At first blush, LNDN DRGS's new music video for “Uza Trikk” looks like your typical, by-the-book rap video—there’s a bunch of homies mobbing, a couple fancy cars, and a few random spottings of Gatorade bottles filled with possibly illegal drank. “Uza Trikk” even has A$AP Yams, the behind-the-scene’s leader and official tastemaker of A$AP Mob, talking shit—the unofficial sign that your video matters in the current rap landscape.
But it is what’s going on behind the music that makes this video really pop: a legion of Bloods flooding a Crips neighborhood in LA, a cameo by the creator of crack cocaine Freeway Rick Ross and, possibly the biggest surprise of all, that Jay Worthy—one-half of LNDN DRGS, leader of the hood, the video’s star and the man who brought all of these things together—happens to be the older step-brother to Grimes, the singer behind such safe and sparkly pop tunes as “Oblivion."
Jay Worthy is the hood's LinkedIn.
Along with his production partner Sean House, LNDN DRGS have developed a new West Coast sound beyond the ass-slapping minimalism of fellow West LA natives DJ Mustard and radio-ready rappers like YG. LNDN DRGS is the smooth, cool, calm, and collected counterpart to the hip-hop drum-and-bass-heavy scene, and they’ve brought along fellow up-and-comers Earl Swavey and BG Perico to show their worth. It’s a throwback sound made current with Jay’s very ratchet rhymes. Pour up some bubbly and get familiar. The full album will be here by September.
VICE: So you managed to film a bunch of Bloods partying in the Crips neighborhood.
Jay Worthy: Yeah, it was crazy because in LA there’s so much politics with that shit. You see more people coming together now because this music shit is bringing everyone together. But for the most part you wouldn’t see it. For example,for the video for “Bitch You Broke,” with YG and Nipsey Hussle, YG came and did his part in my hood, and Nipsey did his part in his own hood. When we look at that video it’s two separate scenes.
How’d you get everyone together?
BG Perico is from Broadway Gangsta Crip [BGC], and that’s the homie. BGC is really close to Athens park [a Blood neighborhood], and that’s where Earl’s from, so the Athens and the Broadway crews already have a cool little relationship with each other. Plus, BG Perico had a relationship with my close homie from my neighborhood because they were locked up together, so it was just real comfortable. Perico’s got a lot of respect in his neighborhood, so he can make calls like that from his neighborhood to our neighborhood to do this video. It was a good feeling.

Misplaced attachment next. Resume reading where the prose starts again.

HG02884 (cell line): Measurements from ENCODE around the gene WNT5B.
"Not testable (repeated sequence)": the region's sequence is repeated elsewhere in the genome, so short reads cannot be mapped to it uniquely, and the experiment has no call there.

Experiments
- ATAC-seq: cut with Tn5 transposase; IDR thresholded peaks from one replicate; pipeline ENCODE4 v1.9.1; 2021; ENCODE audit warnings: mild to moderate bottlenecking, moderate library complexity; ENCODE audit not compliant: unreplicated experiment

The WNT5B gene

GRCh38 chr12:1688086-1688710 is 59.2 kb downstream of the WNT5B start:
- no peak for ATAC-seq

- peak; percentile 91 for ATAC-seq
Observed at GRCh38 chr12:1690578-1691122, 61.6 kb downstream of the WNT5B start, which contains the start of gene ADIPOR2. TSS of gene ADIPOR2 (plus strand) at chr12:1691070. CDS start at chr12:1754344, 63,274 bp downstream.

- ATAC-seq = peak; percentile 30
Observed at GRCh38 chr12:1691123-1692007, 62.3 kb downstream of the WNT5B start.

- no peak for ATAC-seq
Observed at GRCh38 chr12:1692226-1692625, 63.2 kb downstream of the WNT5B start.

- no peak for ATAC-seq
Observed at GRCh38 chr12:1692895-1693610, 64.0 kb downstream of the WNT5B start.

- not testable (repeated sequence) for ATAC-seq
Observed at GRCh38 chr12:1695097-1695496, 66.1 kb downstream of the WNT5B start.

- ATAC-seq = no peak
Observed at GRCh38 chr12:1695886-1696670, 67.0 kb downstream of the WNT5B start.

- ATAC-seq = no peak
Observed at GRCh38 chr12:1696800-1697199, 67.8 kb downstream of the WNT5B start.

Everybody was having a good time out there. Nobody was on no bullshit, and we really had this shit going up! Everybody was happy and in a good mood. Shit, we were all just vibing out and just going real crazy. The cops did shut down our shit on 52nd, but that’s because we had like 200 people in the street. We just took it down a different block and shot the thing.
So it was just you knowing the right people that brought everyone together?
Me, Perico, Swavey—we’re all friends. I don’t really do music with people I’m not friends with. You’ll never catch me trying to buy a feature. I only collaborate with natural friendships and relationships.
What do you think the police thought of the Bloods in the Crips neighborhood?
They probably didn’t know. They were probably like the Broadway crew runs super deep today. Shit, there were other gangs over there too. I saw people from all different types of neighborhoods over there. It was really crazy. It wasn’t just my hood, Athens and Broadway—it was really a whole bunch of neighborhoods that was over there. When I did this video I really wanted it to be hood and ratchet. Even directing it was hard—you got like 200 people in the streets, and everybody’s loaded and faded. Shit, we just really guerrilla’d the whole thing. We put the song on somebody’s iPhone, blasted it out the window, went in, and tried to wrap it up as fast as we could. We ended up shooting for seven hours.